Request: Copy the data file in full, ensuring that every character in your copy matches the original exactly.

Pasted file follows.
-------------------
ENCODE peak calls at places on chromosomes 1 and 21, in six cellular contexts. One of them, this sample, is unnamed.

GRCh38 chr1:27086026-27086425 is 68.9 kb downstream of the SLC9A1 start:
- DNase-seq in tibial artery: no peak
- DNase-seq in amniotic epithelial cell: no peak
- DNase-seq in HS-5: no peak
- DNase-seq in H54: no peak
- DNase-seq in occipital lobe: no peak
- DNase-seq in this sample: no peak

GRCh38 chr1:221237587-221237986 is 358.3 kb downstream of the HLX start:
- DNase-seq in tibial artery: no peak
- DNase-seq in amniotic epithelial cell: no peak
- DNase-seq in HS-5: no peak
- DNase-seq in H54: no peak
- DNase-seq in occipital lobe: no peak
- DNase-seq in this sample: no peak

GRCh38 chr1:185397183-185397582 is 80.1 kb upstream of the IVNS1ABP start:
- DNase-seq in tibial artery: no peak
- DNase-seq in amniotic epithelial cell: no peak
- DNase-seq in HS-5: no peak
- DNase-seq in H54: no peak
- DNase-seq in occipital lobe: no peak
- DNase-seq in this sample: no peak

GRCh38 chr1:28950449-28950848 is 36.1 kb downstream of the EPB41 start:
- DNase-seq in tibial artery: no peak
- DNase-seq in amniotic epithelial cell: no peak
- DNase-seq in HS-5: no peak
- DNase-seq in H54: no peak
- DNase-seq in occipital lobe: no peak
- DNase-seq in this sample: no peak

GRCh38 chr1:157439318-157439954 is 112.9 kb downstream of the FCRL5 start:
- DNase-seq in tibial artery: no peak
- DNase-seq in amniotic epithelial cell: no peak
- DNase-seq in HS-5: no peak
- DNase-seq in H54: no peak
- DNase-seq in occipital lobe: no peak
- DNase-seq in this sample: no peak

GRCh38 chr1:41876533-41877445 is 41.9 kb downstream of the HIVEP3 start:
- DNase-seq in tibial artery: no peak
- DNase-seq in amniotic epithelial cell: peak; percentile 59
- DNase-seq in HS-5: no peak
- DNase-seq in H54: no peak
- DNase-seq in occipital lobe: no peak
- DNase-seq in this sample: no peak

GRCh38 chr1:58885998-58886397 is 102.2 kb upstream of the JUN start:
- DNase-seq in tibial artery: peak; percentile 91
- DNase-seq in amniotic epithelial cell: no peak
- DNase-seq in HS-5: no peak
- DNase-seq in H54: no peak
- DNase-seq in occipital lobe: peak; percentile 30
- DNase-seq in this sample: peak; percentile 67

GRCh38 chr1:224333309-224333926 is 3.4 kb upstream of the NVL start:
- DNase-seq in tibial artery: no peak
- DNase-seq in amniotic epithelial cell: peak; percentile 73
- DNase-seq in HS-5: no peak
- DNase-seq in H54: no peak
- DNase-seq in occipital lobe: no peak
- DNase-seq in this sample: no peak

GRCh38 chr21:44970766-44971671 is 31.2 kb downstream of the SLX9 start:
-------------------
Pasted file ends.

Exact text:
ENCODE peak calls at places on chromosomes 1 and 21, in six cellular contexts. One of them, this sample, is unnamed.

GRCh38 chr1:27086026-27086425 is 68.9 kb downstream of the SLC9A1 start:
- DNase-seq in tibial artery: no peak
- DNase-seq in amniotic epithelial cell: no peak
- DNase-seq in HS-5: no peak
- DNase-seq in H54: no peak
- DNase-seq in occipital lobe: no peak
- DNase-seq in this sample: no peak

GRCh38 chr1:221237587-221237986 is 358.3 kb downstream of the HLX start:
- DNase-seq in tibial artery: no peak
- DNase-seq in amniotic epithelial cell: no peak
- DNase-seq in HS-5: no peak
- DNase-seq in H54: no peak
- DNase-seq in occipital lobe: no peak
- DNase-seq in this sample: no peak

GRCh38 chr1:185397183-185397582 is 80.1 kb upstream of the IVNS1ABP start:
- DNase-seq in tibial artery: no peak
- DNase-seq in amniotic epithelial cell: no peak
- DNase-seq in HS-5: no peak
- DNase-seq in H54: no peak
- DNase-seq in occipital lobe: no peak
- DNase-seq in this sample: no peak

GRCh38 chr1:28950449-28950848 is 36.1 kb downstream of the EPB41 start:
- DNase-seq in tibial artery: no peak
- DNase-seq in amniotic epithelial cell: no peak
- DNase-seq in HS-5: no peak
- DNase-seq in H54: no peak
- DNase-seq in occipital lobe: no peak
- DNase-seq in this sample: no peak

GRCh38 chr1:157439318-157439954 is 112.9 kb downstream of the FCRL5 start:
- DNase-seq in tibial artery: no peak
- DNase-seq in amniotic epithelial cell: no peak
- DNase-seq in HS-5: no peak
- DNase-seq in H54: no peak
- DNase-seq in occipital lobe: no peak
- DNase-seq in this sample: no peak

GRCh38 chr1:41876533-41877445 is 41.9 kb downstream of the HIVEP3 start:
- DNase-seq in tibial artery: no peak
- DNase-seq in amniotic epithelial cell: peak; percentile 59
- DNase-seq in HS-5: no peak
- DNase-seq in H54: no peak
- DNase-seq in occipital lobe: no peak
- DNase-seq in this sample: no peak

GRCh38 chr1:58885998-58886397 is 102.2 kb upstream of the JUN start:
- DNase-seq in tibial artery: peak; percentile 91
- DNase-seq in amniotic epithelial cell: no peak
- DNase-seq in HS-5: no peak
- DNase-seq in H54: no peak
- DNase-seq in occipital lobe: peak; percentile 30
- DNase-seq in this sample: peak; percentile 67

GRCh38 chr1:224333309-224333926 is 3.4 kb upstream of the NVL start:
- DNase-seq in tibial artery: no peak
- DNase-seq in amniotic epithelial cell: peak; percentile 73
- DNase-seq in HS-5: no peak
- DNase-seq in H54: no peak
- DNase-seq in occipital lobe: no peak
- DNase-seq in this sample: no peak

GRCh38 chr21:44970766-44971671 is 31.2 kb downstream of the SLX9 start: